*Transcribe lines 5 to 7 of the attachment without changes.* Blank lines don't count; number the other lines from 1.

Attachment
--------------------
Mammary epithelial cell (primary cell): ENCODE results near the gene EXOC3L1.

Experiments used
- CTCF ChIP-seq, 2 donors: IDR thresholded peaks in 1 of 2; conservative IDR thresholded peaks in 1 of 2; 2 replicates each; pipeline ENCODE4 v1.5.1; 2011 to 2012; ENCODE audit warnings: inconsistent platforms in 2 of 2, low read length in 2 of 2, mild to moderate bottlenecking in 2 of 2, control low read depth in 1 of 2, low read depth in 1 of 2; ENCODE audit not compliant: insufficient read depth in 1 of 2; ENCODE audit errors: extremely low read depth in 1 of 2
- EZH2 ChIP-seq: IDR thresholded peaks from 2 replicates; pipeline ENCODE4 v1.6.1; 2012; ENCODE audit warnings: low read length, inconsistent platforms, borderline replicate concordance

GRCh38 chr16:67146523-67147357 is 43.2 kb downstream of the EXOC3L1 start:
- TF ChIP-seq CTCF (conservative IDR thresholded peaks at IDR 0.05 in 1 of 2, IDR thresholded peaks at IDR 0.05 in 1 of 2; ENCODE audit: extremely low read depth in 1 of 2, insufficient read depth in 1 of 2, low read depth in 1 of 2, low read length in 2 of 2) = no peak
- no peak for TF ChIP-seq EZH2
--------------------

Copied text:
GRCh38 chr16:67146523-67147357 is 43.2 kb downstream of the EXOC3L1 start:
- TF ChIP-seq CTCF (conservative IDR thresholded peaks at IDR 0.05 in 1 of 2, IDR thresholded peaks at IDR 0.05 in 1 of 2; ENCODE audit: extremely low read depth in 1 of 2, insufficient read depth in 1 of 2, low read depth in 1 of 2, low read length in 2 of 2) = no peak
- no peak for TF ChIP-seq EZH2